Watch this video for a better view of the process.
Building a floating container house can be a pretty tedious process. That’s why you need to start planning and procure all materials beforehand. Listed below are a few tips that can help ensure things run smoothly.
When scouting locations for your houseboat, select a waterbody with good connectivity. Also, ensure that the area does not experience turbulent waves. Lastly, do not park your houseboat in a wildlife area or an eco-sensitive zones. Build your home near the launch location so that you can quickly transport the structure to the barge.
You can decide between a single-tier house or a multi-tier structure. A multi-story home provides additional space in the form of reading rooms, bedrooms, and dining areas for more functional living quarters.
You can also create more storage space or a roof deck by stacking two shipping containers on top of one another.
You'll need adequate room for your bedroom, living area, and utilities. Besides the container size, the way in which it’s organized can make all the difference. For instance, placing four containers in a square shape can give you additional space plus a courtyard garden in the middle.
You'll need wooden bars, steel plates, and fixtures for making an insulated container. Similarly, you'll have to measure the distance between electric and plumbing outlets to find how much wiring and plumbing you'll need. Depending on your electricity requirements, you'll need panels, switches, and electric equipment.
You'll need either a compost toilet or a marine flush toilet to manage wastewater on your floating shipping container home.
A compost toilet is a self-contained system that helps you break down solid waste without any odor. If you have adequate space for a flush tank, you can select a marine flush toilet instead. These blocks have a built-in device that prevents water from spilling out of the bowl.
You can store the black water in a sewage tank outside the main building. Whenever you park your boat at a marina, you can discharge the stored toilet water with a pump.
You can secure electricity for your shipping containers in three ways:
Make sure that there are no holes or leakages in your container so that it does not compromise the structural integrity of your home. A leaky shipping container can also affect the barge's stability.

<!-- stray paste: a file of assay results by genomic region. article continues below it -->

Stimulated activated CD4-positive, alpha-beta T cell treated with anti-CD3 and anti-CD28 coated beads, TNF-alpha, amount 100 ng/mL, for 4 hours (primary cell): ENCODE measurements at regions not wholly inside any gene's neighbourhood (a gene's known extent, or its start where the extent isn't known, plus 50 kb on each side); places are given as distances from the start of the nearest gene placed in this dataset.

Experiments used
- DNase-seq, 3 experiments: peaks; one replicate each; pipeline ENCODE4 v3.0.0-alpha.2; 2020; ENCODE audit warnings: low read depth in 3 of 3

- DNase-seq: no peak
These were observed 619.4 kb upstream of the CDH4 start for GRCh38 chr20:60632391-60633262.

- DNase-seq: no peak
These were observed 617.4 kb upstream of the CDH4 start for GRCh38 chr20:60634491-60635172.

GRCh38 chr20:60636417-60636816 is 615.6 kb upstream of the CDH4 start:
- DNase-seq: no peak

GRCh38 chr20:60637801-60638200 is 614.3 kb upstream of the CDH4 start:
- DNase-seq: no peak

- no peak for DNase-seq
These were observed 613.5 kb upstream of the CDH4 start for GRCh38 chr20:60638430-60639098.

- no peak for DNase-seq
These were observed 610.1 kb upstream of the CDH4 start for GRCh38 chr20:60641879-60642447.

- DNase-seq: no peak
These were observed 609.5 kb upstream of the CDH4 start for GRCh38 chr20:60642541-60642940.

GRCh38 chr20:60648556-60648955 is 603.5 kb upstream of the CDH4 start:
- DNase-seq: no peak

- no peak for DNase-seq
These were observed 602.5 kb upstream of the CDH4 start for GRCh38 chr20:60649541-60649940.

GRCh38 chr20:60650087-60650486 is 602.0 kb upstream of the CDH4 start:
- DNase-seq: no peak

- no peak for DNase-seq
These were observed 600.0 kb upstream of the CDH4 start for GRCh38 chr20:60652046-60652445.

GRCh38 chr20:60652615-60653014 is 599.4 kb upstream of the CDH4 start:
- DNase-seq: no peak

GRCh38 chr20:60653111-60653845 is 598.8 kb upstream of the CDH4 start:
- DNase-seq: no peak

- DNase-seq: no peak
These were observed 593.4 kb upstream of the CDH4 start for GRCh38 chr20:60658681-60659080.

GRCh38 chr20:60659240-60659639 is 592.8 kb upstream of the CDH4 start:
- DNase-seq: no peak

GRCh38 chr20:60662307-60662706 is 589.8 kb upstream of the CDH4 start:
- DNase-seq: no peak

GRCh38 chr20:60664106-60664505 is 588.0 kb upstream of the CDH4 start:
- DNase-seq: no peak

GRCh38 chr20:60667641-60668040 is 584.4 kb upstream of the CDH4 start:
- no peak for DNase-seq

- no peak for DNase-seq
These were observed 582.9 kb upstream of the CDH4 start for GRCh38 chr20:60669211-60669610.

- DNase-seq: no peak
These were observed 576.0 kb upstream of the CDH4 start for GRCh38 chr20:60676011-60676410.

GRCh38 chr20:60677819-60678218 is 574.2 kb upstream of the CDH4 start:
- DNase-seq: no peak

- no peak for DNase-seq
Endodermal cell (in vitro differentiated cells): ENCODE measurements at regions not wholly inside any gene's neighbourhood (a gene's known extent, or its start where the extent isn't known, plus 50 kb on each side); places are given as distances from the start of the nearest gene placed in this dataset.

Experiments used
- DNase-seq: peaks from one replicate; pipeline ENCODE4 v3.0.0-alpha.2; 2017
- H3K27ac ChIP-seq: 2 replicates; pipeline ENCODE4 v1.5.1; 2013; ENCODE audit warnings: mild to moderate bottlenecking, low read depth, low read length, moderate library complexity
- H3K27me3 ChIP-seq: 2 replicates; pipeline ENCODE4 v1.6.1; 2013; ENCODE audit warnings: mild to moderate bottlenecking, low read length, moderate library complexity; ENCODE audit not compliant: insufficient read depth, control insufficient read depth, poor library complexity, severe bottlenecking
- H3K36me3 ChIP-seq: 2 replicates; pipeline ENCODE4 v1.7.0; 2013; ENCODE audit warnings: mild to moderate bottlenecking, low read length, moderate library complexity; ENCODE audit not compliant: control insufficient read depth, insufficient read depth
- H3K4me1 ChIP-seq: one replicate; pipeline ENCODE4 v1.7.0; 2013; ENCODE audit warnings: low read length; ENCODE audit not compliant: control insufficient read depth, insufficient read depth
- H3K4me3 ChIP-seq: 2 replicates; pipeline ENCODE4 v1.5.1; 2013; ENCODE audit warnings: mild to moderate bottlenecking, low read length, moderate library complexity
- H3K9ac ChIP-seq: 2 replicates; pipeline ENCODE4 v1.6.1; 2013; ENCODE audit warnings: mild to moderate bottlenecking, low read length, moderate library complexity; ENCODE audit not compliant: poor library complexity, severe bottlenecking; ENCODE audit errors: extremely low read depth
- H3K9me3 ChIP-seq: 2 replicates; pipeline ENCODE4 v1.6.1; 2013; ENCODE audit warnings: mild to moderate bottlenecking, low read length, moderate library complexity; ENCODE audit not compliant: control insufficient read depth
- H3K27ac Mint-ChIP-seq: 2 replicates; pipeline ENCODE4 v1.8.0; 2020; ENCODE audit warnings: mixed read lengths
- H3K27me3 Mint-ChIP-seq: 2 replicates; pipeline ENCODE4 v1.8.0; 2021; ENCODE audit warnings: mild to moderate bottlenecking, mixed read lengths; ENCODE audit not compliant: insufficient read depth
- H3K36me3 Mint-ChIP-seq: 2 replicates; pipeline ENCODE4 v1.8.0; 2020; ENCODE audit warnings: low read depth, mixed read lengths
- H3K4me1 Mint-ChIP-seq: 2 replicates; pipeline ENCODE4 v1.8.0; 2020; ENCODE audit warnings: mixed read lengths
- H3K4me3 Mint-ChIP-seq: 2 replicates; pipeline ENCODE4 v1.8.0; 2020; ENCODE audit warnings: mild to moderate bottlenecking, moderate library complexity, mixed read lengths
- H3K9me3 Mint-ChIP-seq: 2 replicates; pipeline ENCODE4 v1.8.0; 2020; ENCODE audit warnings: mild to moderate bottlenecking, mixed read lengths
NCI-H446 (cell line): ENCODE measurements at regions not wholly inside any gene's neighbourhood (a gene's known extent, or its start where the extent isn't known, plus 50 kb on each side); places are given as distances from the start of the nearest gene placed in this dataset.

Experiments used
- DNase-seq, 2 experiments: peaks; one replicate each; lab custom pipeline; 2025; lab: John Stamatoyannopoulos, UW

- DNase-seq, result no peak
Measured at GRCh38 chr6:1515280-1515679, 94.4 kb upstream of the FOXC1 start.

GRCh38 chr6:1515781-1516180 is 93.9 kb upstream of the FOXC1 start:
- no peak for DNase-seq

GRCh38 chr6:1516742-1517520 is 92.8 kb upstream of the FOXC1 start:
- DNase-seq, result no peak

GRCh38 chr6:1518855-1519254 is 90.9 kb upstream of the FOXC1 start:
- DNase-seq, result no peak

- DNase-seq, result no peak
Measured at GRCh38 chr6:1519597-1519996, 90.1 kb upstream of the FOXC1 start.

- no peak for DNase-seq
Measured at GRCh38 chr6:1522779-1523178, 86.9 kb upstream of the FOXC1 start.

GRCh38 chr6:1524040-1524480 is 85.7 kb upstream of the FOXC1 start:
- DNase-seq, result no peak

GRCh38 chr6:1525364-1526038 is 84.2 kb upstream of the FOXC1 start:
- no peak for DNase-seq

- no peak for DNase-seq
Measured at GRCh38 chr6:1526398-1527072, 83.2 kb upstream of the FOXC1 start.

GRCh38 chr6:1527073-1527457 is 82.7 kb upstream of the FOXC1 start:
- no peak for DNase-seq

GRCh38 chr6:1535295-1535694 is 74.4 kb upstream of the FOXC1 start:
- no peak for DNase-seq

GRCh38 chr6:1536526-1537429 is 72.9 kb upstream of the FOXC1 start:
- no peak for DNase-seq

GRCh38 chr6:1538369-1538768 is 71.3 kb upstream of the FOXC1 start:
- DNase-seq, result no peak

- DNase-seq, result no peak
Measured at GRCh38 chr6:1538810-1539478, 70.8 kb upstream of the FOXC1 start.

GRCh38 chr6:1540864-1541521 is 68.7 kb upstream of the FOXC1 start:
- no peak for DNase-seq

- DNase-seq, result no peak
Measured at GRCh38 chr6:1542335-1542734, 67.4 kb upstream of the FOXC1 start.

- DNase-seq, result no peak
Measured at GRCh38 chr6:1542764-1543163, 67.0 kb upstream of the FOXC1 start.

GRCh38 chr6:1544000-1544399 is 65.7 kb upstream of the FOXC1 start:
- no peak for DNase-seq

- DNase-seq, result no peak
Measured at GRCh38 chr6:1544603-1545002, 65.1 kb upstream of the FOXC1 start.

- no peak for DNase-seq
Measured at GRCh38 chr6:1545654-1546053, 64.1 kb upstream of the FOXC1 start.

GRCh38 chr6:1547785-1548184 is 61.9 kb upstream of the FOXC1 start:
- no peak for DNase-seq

Shipping containers have wind and watertight structure that helps them float even at full capacity. However, structures must remain watertight in order to float. Any leakage in your container can disrupt the stability.
The total cost of building a floating shipping container home will depend on the number of containers you use, modifications, accessories, docking charges, utilities, and taxes.
A single container unit can cost anywhere between $2,500-$8,000 plus delivery charges. You'll also need an additional $20,000 -$25,000 to pay for the barge.
Combining all the expenses, we estimate the total cost of a floating shipping container house to be about $75,000-$90,000.
While the building codes can change according to local guidelines, some general guidelines remain the same. For instance, your local authority may enforce the 'Moorages and Floating Structures Code (MAFSC)' on your building to ensure that you're complying with building regulations. MAFSC includes the location, construction, use, and occupancy requirements of floating structures.
Ensure that you secure a construction permit beforehand. Before issuing the green light, officials may inspect your design to ensure that you're meeting the building codes and regulatory guidelines.
General practices you must follow during construction to experience success during these inspections include:
Federal guidelines like the EPA regulations and rules enforced by the Coast Guard apply to marine vessels. The Coast Guard regulates the building, manufacturing, fuel systems, floatation, and loading of houseboats. The EPA issues rules for sewage management and waste handling for keeping water bodies safe.
The versatile construction of a shipping container can help you build efficient houseboats and floating homes. Before building your floating home, ensure that you're following the building codes and regulatory guidelines. Sourcing your shipping container from a reputed supplier can help you avoid leaky and low-quality structures for your houseboat.
Mobile Modular Portable Storage provides high-quality shipping containers for rent and sale at affordable prices. Call us at 866-459-7600 or request a quote to learn more about our industry-specific container solutions.
There are many shipping container houseboats around the world. For instance, Denmark and the Netherlands have floating student apartments built from Conex boxes. In the United States, the 1000-foot shipping container houseboat at Maine received widespread popularity for its innovative design.
You can build a floating shipping container house for about $75,000-$90,000. The total cost of your house will depend on the number of containers, utilities, modifications, and accessories.
Shipping containers have a high-strength Corten steel body, making them highly durable. A home built from shipping containers can easily last for about 15-20 years.